From: Timo Juhani Lindfors <timo.lindfors@iki.fi>
Subject: Re: ssh: X clients can be hijacked if connection is terminated
Date: Sat, 16 Oct 2010 20:58:55 +0300
Message-ID: <8462x2589s.fsf@sauna.l.org>

Florian Weimer <fw@deneb.enyo.de> writes:
> I suppose It's unfixable without help from the X11 implementation.

I am not sure but I think it can be fixed by applying the patch that
adds support for unix socket forwarding from


and having X clients connect to unix sockets that only the the right
owner can use instead of using tcp/ip ports where such schemes are not
possible unless you start configuring separate network namespaces for
each user.

> One way to fix this is to update the DISPLAY variable so that it can
> refer to a broader range of UNIX domain sockets.

What do you mean by broader range of unix domain sockets? Currently
DISPLAY refers to tcp/ip port, right?

From: Timo Juhani Lindfors <timo.lindfors@iki.fi>
Subject: Re: ssh: X clients can be hijacked if connection is terminated
Date: Sat, 16 Oct 2010 23:56:20 +0300
Message-ID: <84zkud5023.fsf@sauna.l.org>

Florian Weimer <fw@deneb.enyo.de> writes:
> It also refers to UNIX Domain sockets, using the ":0.0" syntax.  I
> don't think you can put the path to the socket there, and without
> that, UNIX Domain forwarding will never be completely effective.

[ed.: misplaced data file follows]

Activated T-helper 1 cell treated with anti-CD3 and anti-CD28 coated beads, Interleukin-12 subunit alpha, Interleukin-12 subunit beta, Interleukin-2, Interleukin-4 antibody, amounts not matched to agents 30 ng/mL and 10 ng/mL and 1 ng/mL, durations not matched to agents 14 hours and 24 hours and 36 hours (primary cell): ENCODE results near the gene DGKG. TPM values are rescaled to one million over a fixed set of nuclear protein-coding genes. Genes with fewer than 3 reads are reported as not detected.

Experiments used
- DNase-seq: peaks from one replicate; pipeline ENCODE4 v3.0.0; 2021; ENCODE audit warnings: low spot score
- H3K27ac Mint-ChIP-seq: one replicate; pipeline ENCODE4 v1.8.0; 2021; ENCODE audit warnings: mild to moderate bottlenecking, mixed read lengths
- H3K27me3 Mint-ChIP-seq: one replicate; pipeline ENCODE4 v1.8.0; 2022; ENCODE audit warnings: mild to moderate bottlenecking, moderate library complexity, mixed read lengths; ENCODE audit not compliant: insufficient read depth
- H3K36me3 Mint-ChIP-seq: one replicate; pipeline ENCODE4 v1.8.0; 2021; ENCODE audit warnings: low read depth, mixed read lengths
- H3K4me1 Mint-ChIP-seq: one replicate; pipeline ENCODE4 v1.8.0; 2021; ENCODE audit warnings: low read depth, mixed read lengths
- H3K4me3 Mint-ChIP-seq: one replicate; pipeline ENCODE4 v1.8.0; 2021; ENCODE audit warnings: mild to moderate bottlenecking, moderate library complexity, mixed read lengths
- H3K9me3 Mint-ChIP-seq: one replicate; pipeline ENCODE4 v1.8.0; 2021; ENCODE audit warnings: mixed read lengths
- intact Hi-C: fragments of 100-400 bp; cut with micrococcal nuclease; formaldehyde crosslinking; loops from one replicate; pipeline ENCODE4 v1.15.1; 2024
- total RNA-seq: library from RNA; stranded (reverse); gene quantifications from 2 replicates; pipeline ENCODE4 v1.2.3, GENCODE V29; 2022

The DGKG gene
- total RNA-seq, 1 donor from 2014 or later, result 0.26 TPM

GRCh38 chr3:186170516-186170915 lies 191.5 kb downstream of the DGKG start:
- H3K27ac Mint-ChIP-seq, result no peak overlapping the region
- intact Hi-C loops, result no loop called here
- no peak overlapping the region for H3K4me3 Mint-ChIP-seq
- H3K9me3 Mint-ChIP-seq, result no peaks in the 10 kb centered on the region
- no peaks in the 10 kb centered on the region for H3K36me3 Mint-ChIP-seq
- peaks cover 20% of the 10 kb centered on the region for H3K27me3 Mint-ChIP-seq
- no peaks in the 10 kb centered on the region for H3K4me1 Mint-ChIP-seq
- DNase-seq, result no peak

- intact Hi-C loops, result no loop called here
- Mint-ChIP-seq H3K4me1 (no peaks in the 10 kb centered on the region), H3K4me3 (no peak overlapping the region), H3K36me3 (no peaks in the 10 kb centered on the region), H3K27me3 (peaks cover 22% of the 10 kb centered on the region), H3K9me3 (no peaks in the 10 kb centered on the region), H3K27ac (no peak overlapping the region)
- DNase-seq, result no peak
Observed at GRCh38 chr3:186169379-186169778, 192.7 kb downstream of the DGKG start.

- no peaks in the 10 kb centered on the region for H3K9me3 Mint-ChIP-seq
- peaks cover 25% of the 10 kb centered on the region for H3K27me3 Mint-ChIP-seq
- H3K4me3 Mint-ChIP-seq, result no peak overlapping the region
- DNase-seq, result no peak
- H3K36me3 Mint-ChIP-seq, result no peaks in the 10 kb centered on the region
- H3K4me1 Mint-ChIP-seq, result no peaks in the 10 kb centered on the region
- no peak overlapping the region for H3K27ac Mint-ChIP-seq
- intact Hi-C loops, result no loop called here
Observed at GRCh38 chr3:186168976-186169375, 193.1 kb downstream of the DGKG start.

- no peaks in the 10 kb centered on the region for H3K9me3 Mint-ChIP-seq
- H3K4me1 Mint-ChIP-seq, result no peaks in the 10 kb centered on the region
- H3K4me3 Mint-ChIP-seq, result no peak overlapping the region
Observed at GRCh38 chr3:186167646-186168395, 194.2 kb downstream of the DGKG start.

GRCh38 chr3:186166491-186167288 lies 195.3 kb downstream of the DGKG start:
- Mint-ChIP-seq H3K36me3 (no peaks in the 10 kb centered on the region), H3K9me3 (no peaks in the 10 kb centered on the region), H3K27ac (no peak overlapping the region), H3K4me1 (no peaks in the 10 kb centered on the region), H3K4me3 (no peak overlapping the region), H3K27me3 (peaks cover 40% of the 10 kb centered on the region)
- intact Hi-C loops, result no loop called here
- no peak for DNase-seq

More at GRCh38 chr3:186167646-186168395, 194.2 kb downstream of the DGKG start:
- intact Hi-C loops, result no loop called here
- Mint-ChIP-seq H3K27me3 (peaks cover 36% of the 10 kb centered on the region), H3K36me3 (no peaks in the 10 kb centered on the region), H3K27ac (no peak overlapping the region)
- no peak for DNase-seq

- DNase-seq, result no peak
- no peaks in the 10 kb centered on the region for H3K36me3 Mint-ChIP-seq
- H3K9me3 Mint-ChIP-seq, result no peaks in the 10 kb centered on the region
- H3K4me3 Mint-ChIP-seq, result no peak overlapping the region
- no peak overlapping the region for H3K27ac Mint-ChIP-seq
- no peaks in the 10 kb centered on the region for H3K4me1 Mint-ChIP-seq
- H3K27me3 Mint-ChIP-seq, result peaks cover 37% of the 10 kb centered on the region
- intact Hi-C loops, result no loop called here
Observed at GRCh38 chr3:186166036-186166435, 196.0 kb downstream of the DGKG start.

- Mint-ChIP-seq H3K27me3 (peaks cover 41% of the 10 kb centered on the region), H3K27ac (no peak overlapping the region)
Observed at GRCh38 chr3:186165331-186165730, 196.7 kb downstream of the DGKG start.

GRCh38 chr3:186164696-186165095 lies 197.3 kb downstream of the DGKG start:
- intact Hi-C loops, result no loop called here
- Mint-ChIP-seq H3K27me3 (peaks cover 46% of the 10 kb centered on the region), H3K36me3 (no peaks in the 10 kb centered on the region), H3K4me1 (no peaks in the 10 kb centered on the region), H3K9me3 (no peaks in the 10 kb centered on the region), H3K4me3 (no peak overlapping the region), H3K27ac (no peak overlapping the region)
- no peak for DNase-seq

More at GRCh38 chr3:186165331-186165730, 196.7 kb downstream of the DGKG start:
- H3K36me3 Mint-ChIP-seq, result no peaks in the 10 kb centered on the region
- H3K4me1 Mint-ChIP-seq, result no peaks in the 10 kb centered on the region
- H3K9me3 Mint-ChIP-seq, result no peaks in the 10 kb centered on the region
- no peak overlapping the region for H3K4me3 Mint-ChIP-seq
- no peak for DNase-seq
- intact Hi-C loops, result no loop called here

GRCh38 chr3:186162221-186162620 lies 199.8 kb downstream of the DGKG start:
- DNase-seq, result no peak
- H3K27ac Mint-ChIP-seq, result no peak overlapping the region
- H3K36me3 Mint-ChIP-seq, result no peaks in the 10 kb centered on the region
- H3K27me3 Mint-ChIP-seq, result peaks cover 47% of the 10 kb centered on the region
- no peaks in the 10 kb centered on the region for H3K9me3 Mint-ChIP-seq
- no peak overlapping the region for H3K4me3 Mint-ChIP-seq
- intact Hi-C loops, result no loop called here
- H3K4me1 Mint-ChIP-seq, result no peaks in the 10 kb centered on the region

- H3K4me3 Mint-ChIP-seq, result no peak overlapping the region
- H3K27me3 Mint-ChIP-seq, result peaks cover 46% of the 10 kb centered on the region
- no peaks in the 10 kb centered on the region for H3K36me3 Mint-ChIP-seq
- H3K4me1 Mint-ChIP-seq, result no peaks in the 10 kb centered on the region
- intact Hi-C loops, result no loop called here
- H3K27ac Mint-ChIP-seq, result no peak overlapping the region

That is true with current syntax yes. However, thanks to the
modularity of Xorg it is no longer hard to add new syntax. If I modify
libxcb with

diff --git a/src/xcb_util.c b/src/xcb_util.c
index 996ff25..fb0cd3d 100644
--- a/src/xcb_util.c
+++ b/src/xcb_util.c
@@ -139,6 +139,12 @@ static int _xcb_open(char *host, char *protocol, const int display)
     char file[sizeof(base) + 20];
     int filelen;

+    if(protocol && strcmp("unix-with-path", protocol) == 0)
+    {
+        /* display specifices Unix socket with explicit path */
+        return  _xcb_open_unix("unix", host);
+    }
 #ifdef DNETCONN

I can use

DISPLAY=unix-with-path/mysocket:10 xclock

to instruct xclock to connect to the file "mysocket" as proven by
connect(3, {sa_family=AF_FILE, path="mysocket"}, 110) = 0
getpeername(3, {sa_family=AF_FILE, path="/tmp/.X11-unix/X10"}, [21]) = 0
uname({sys="Linux", node="lindi1", ...}) = 0
access("/home/lindi/.Xauthority", R_OK) = 0
open("/home/lindi/.Xauthority", O_RDONLY) = 4

(With this naive implementation you can't use "/" or "." in the path
but that is easy to fix if we decide to take this route.)
Comment 1 Anna Maresova 2010-10-19 11:53:20 UTC
Well, but what are we supposed to do with it? We cannot really maintain that huge separate patch. Even porting for all our products would be very time consuming. And I'll bet we would end up with more security bugs than in the beginning after some time.

Personally I think that we should wait for upstream (and even then, fixing the bug for old products would be pretty risky business). What do you think?
Comment 2 Sebastian Krahmer 2010-10-19 12:29:49 UTC
We'll see what upstream is doing. I guess it would be fine to
take upstream patches and taking care to have it packaged for our
next distributions.
Comment 5 Vítězslav Čížek 2018-11-08 09:55:53 UTC
For what it's worth, support for UNIX domain sockets was added in openssh 6.7. (https://www.openssh.com/txt/release-6.7)